Personal Updates The Spiritual Journey

YogaTreePose.epsI noticed in the very first hatha yoga class that I took, I was able to focus more easily. I also noticed a remarkable release of energy. I was lucky that, at the time, yoga was not as popular as it is now. I didn’t know what to expect, so this created a more open-minded experience for me.

I struggled, at times, to make hatha yoga practice a regular part of my life. With continued practice over a long period of time, I eventually developed an easier relationship with the positions and how they help to create a healthier connection to my body.

As a yoga teacher, I learned that the new students who benefit most from their hatha yoga classes seem to have certain similar qualities: persistence, willingness to respond to suggestions, openness to the idea that the postures/asanas are explorations of the body/mind/breath systems, not rigid structures to be imposed. Such students also seem to get the importance of the relaxation aspect of the positions.

So I recommend these tips when a student first comes to a yoga class:

  • Do not try to “keep up”
  • Stay as relaxed as possible
  • Understand that the practice takes time to master
  • Do not impose rigid expectations on yourself
  • Notice the negative impact of frustration and impatience
  • Above all, do not overwork the body or be influenced by what other people are doing
  • Do not strive beyond capacity
  • Err on the side of caution, and you will make rapid progress

Then, yoga classes will become a lovely foundation for home practice that does not feel like a struggle or a burden. A sense of ambition and competition in yoga is more of an obstacle than an aid.

 

(By the way, I studied yoga with Sri Satchidananda who founded the Integral Yoga Institute. This is a gentle, breath-focused and meditative yoga. Not all hatha classes have this orientation.)

The Spiritual Journey

 

 

 

“Vigilant among the negligent,
Wide awake among the sleeping,
The wise one advances….”
–The Dhammapada

 

Om

 
Inside our courtyard, as I walked along the pavers I had previously arranged to follow the shape of an Om sign, I became aware that the usual pace I had been maintaining over the last couple of years was much faster than need be. The quicker pace had allowed me to slide over the surface of what my body was experiencing. This insight created a huge shift. The pressure to move more quickly, in order to release tension, dissolved.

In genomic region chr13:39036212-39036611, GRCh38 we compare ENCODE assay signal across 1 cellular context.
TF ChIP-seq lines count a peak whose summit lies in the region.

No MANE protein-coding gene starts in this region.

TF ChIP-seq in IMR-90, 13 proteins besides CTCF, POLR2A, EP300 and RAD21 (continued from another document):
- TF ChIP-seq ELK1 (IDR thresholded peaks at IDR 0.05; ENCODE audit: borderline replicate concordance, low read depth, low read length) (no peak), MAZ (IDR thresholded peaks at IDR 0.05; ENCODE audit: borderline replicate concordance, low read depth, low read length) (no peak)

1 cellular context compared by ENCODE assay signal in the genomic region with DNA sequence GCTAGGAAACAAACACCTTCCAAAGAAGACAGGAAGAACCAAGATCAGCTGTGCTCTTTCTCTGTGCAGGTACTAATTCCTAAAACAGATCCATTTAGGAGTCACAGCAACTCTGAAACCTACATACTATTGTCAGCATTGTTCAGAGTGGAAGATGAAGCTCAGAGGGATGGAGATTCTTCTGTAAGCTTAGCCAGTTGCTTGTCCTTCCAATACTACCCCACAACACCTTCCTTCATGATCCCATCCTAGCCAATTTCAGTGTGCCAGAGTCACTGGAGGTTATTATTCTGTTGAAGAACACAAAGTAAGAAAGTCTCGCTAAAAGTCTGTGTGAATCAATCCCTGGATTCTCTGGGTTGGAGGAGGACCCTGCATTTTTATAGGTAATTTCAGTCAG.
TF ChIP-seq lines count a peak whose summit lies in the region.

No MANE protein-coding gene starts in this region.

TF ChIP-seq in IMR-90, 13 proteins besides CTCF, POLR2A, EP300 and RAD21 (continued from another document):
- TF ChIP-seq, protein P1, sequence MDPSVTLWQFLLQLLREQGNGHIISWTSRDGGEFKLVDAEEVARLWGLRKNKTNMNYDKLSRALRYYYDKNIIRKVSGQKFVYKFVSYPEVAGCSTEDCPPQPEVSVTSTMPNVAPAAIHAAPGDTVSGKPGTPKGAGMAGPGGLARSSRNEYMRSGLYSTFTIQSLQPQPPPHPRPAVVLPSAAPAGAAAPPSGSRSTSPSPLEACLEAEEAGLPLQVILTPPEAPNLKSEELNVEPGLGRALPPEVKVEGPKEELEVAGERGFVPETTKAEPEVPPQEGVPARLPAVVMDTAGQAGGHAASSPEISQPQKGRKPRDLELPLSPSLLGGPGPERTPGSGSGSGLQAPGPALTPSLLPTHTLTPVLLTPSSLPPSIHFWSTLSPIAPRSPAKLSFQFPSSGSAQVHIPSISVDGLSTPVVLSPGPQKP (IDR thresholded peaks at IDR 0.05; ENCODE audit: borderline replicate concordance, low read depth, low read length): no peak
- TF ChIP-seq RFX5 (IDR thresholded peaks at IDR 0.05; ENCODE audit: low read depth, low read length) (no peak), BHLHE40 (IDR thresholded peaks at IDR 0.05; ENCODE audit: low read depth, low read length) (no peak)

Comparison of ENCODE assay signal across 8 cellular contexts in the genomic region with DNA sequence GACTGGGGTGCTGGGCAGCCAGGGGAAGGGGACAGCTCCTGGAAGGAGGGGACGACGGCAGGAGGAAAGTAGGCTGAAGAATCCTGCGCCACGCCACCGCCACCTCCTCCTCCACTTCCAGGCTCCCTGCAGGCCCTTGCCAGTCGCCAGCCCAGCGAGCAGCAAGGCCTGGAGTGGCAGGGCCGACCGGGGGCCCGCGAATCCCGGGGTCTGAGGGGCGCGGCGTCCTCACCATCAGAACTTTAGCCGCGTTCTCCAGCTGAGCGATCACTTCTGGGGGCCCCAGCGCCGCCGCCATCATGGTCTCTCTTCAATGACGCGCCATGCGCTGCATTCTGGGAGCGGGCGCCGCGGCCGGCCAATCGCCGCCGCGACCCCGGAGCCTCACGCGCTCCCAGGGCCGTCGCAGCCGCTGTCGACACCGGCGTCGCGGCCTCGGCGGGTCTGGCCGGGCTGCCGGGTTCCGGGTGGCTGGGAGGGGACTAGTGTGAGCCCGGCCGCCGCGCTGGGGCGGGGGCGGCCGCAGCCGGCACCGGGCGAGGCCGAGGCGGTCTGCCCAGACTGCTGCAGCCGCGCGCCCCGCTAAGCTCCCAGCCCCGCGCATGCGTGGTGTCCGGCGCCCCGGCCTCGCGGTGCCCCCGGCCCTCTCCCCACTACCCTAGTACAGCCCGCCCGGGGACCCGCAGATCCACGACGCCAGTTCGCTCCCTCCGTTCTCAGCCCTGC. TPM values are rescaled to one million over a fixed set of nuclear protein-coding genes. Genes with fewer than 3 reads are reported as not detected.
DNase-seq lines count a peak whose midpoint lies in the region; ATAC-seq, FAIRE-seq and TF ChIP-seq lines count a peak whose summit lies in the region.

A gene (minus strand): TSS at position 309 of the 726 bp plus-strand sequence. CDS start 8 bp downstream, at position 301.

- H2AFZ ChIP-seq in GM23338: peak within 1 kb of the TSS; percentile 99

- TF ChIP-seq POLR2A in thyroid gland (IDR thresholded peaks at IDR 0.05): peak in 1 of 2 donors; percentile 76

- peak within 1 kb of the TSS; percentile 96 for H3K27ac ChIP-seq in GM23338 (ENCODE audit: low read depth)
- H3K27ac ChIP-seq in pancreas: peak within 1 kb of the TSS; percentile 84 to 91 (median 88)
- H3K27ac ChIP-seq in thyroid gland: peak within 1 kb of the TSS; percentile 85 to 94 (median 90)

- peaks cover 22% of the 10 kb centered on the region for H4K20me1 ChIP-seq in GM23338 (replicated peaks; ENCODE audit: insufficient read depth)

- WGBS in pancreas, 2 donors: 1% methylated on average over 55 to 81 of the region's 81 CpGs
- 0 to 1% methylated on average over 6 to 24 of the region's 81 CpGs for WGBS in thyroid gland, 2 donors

I slowed down. The new pace became most interesting as I noticed how many curves and turns were involved in each cycle, and how these complex movements affected various parts of my body. I easily connected to a background sense of presence–the energetic essence of my manthra. Every nuance of the walking meditation, a process of lifting, placing, shifting, became profound and meaningful. As I slowed down, time passed quickly, and I was able to walk longer than I had planned.

The following morning, I continued to enjoy a more easeful walking meditation, feeling light and fluid as I followed the complex design beneath my feet. I remembered what my teacher had often recommended on the spiritual journey, “keep a constant vigilance,” or to say that in another way: be mindful.

 

Gudrun

The Spiritual Journey

The Dhammapada: A New Translation of the Buddhist Classic with Annotations

by Gil Fronsdal

 

I am deeply appreciative of Gil Fronsdal’s translation of the Dhammapada, an anthology of verses on the teachings of the Buddha from the early period in India. There is a wonderful pragmatism, wisdom and simplicity in how the path of liberation is presented in the short space of 107 pages.

The power of the mind in shaping experience and the importance of skillful choices are concepts I find particularly confirming. Also, I was surprised by how much I enjoyed the music of this ancient poetry, or short sayings. Rhythm and melody is created through artful repetition and the transposition of repeated words. Such poetic practices serve to effectively awaken one’s attention.

 

Gudrun

 

(See all of Gudrun’s reviews on Goodreads)

The Spiritual Journey